Food for thought for monolingual mouselings—not to mention their parents and teachers.



A little mouse’s foreign-language skills save his family from a cat in this mother-daughter debut.

Reworking a Cuban folk tale (available in another version by Antonio Sacre and Alfredo Aguirre as The Barking Mouse, 2003), the authors introduce opera-loving mouse Mrs. Canta and her large family. Mrs. Canta speaks Cricket, Spider and Moth, as well as several human languages, so when the youngest, Chico Canta, echoes her “Dulces sueños, sweet dreams,” she exclaims “Bilingual” in approval. But Chico speaks more than just two languages, as he proves when a family production of Three Little Pigs is nearly spoiled by Little Gato-Gato and he leads the audience in a loud chorus of “Bow-wow! Bow-wow! Bow-wow!” that averts the threat. Everyone cheers: “Bilingual!” (Mora explains in an afterword that the term was chosen to “move the story along” and invites adult readers to introduce a more accurate one when appropriate). Seeing the head of the Big Bad Wolf costume hanging from a nail like a trophy in one scene may give viewers a brief turn, but in general, Carling’s illustrations capture the well-told story’s sweetly spirited tone, with views of tiny mice in colorful costume scampering about and away from a much larger but obviously young ginger kitten.

Food for thought for monolingual mouselings—not to mention their parents and teachers. (afterword) (Picture book/folk tale. 5-8)

Pub Date: April 15, 2014

ISBN: 978-1-55498-343-8

Page Count: 32

Publisher: Groundwood

Review Posted Online: Feb. 19, 2014

Kirkus Reviews Issue: March 1, 2014

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The print version of a knee-slapping cumulative ditty.

In the song, Smith meets a donkey on the road. It is three-legged, and so a “wonky donkey” that, on further examination, has but one eye and so is a “winky wonky donkey” with a taste for country music and therefore a “honky-tonky winky wonky donkey,” and so on to a final characterization as a “spunky hanky-panky cranky stinky-dinky lanky honky-tonky winky wonky donkey.” A free musical recording (of this version, anyway—the author’s website hints at an adults-only version of the song) is available from the publisher and elsewhere online. Even though the book has no included soundtrack, the sly, high-spirited, eye patch–sporting donkey that grins, winks, farts, and clumps its way through the song on a prosthetic metal hoof in Cowley’s informal watercolors supplies comical visual flourishes for the silly wordplay. Look for ready guffaws from young audiences, whether read or sung, though those attuned to disability stereotypes may find themselves wincing instead or as well.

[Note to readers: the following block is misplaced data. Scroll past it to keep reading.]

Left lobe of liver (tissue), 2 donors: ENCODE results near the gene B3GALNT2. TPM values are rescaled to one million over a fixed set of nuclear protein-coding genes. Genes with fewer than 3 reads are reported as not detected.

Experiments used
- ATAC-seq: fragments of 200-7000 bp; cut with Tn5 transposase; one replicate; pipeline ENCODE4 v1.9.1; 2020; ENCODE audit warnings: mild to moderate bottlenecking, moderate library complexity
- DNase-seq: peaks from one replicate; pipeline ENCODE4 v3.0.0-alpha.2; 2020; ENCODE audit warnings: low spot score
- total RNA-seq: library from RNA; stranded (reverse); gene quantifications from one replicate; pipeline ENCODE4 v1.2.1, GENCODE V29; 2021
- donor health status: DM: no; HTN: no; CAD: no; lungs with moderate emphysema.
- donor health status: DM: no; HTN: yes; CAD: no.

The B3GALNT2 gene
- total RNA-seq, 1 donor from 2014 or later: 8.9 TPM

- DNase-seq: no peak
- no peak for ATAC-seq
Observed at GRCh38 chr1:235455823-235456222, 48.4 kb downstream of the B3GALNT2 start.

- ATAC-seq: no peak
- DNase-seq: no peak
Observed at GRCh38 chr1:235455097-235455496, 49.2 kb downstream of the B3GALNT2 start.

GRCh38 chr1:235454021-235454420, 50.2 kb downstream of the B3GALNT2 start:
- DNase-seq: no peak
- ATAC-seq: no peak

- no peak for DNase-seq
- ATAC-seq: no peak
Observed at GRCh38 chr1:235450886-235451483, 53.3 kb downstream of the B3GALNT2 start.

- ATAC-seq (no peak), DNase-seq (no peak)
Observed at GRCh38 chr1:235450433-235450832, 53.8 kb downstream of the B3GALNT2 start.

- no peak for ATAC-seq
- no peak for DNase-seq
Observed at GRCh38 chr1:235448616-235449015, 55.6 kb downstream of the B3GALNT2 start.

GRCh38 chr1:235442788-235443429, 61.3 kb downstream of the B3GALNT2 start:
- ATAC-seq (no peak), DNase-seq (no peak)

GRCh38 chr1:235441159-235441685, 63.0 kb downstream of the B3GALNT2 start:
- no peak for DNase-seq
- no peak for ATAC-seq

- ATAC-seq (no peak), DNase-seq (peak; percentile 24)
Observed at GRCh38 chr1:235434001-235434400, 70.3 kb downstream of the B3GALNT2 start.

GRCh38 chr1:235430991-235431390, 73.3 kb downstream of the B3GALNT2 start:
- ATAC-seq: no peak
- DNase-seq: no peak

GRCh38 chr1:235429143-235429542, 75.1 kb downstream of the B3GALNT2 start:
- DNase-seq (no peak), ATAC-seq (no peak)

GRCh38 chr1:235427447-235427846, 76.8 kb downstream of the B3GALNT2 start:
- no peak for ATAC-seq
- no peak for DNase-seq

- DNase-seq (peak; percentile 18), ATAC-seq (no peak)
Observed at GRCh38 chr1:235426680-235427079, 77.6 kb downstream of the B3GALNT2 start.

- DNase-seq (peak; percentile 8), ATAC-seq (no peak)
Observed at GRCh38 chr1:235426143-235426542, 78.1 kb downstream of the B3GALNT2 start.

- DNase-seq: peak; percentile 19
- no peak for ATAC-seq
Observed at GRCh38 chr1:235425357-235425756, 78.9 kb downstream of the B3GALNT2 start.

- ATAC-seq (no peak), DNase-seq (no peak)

Hee haw. (Picture book. 5-7)

Pub Date: May 1, 2010

ISBN: 978-0-545-26124-1

Page Count: 26

Publisher: Scholastic

Review Posted Online: Dec. 29, 2018

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A lesson that never grows old, enacted with verve by two favorite friends


From the Elephant & Piggie series

Gerald the elephant learns a truth familiar to every preschooler—heck, every human: “Waiting is not easy!”

When Piggie cartwheels up to Gerald announcing that she has a surprise for him, Gerald is less than pleased to learn that the “surprise is a surprise.” Gerald pumps Piggie for information (it’s big, it’s pretty, and they can share it), but Piggie holds fast on this basic principle: Gerald will have to wait. Gerald lets out an almighty “GROAN!” Variations on this basic exchange occur throughout the day; Gerald pleads, Piggie insists they must wait; Gerald groans. As the day turns to twilight (signaled by the backgrounds that darken from mauve to gray to charcoal), Gerald gets grumpy. “WE HAVE WASTED THE WHOLE DAY!…And for WHAT!?” Piggie then gestures up to the Milky Way, which an awed Gerald acknowledges “was worth the wait.” Willems relies even more than usual on the slightest of changes in posture, layout and typography, as two waiting figures can’t help but be pretty static. At one point, Piggie assumes the lotus position, infuriating Gerald. Most amusingly, Gerald’s elephantine groans assume weighty physicality in spread-filling speech bubbles that knock Piggie to the ground. And the spectacular, photo-collaged images of the Milky Way that dwarf the two friends makes it clear that it was indeed worth the wait.

A lesson that never grows old, enacted with verve by two favorite friends . (Early reader. 6-8)

Pub Date: Nov. 4, 2014

ISBN: 978-1-4231-9957-1

Page Count: 64

Publisher: Hyperion

Review Posted Online: Nov. 5, 2014

Kirkus Reviews Issue: Nov. 15, 2014

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